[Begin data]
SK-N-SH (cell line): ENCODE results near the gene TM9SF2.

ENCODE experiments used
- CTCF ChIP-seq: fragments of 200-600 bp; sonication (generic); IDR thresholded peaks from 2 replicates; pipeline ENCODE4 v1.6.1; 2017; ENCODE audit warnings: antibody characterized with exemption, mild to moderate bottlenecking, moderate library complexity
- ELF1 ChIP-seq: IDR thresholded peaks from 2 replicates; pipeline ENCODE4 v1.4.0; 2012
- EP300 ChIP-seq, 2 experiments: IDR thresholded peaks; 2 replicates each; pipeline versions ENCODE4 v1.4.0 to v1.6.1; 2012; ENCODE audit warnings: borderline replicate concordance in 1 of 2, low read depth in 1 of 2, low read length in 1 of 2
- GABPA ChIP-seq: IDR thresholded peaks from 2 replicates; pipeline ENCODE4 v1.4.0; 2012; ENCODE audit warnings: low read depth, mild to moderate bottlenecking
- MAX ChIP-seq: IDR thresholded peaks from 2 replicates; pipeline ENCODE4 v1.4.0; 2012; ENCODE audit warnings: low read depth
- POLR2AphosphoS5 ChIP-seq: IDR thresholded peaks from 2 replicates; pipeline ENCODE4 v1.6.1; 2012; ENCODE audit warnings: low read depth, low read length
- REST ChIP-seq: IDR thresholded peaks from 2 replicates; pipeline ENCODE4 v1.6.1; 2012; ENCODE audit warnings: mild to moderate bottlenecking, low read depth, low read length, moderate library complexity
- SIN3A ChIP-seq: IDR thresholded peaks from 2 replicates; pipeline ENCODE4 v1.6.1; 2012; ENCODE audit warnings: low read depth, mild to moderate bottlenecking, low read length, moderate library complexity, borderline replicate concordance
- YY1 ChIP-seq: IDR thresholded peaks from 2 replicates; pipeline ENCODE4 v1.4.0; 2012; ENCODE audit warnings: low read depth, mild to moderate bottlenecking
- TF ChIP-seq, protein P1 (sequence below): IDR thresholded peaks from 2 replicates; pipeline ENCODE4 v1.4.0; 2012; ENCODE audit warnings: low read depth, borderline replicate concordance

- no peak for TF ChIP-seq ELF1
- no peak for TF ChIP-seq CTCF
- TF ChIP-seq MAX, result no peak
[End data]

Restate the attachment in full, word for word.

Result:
SK-N-SH (cell line): ENCODE results near the gene TM9SF2.

ENCODE experiments used
- CTCF ChIP-seq: fragments of 200-600 bp; sonication (generic); IDR thresholded peaks from 2 replicates; pipeline ENCODE4 v1.6.1; 2017; ENCODE audit warnings: antibody characterized with exemption, mild to moderate bottlenecking, moderate library complexity
- ELF1 ChIP-seq: IDR thresholded peaks from 2 replicates; pipeline ENCODE4 v1.4.0; 2012
- EP300 ChIP-seq, 2 experiments: IDR thresholded peaks; 2 replicates each; pipeline versions ENCODE4 v1.4.0 to v1.6.1; 2012; ENCODE audit warnings: borderline replicate concordance in 1 of 2, low read depth in 1 of 2, low read length in 1 of 2
- GABPA ChIP-seq: IDR thresholded peaks from 2 replicates; pipeline ENCODE4 v1.4.0; 2012; ENCODE audit warnings: low read depth, mild to moderate bottlenecking
- MAX ChIP-seq: IDR thresholded peaks from 2 replicates; pipeline ENCODE4 v1.4.0; 2012; ENCODE audit warnings: low read depth
- POLR2AphosphoS5 ChIP-seq: IDR thresholded peaks from 2 replicates; pipeline ENCODE4 v1.6.1; 2012; ENCODE audit warnings: low read depth, low read length
- REST ChIP-seq: IDR thresholded peaks from 2 replicates; pipeline ENCODE4 v1.6.1; 2012; ENCODE audit warnings: mild to moderate bottlenecking, low read depth, low read length, moderate library complexity
- SIN3A ChIP-seq: IDR thresholded peaks from 2 replicates; pipeline ENCODE4 v1.6.1; 2012; ENCODE audit warnings: low read depth, mild to moderate bottlenecking, low read length, moderate library complexity, borderline replicate concordance
- YY1 ChIP-seq: IDR thresholded peaks from 2 replicates; pipeline ENCODE4 v1.4.0; 2012; ENCODE audit warnings: low read depth, mild to moderate bottlenecking
- TF ChIP-seq, protein P1 (sequence below): IDR thresholded peaks from 2 replicates; pipeline ENCODE4 v1.4.0; 2012; ENCODE audit warnings: low read depth, borderline replicate concordance

- no peak for TF ChIP-seq ELF1
- no peak for TF ChIP-seq CTCF
- TF ChIP-seq MAX, result no peak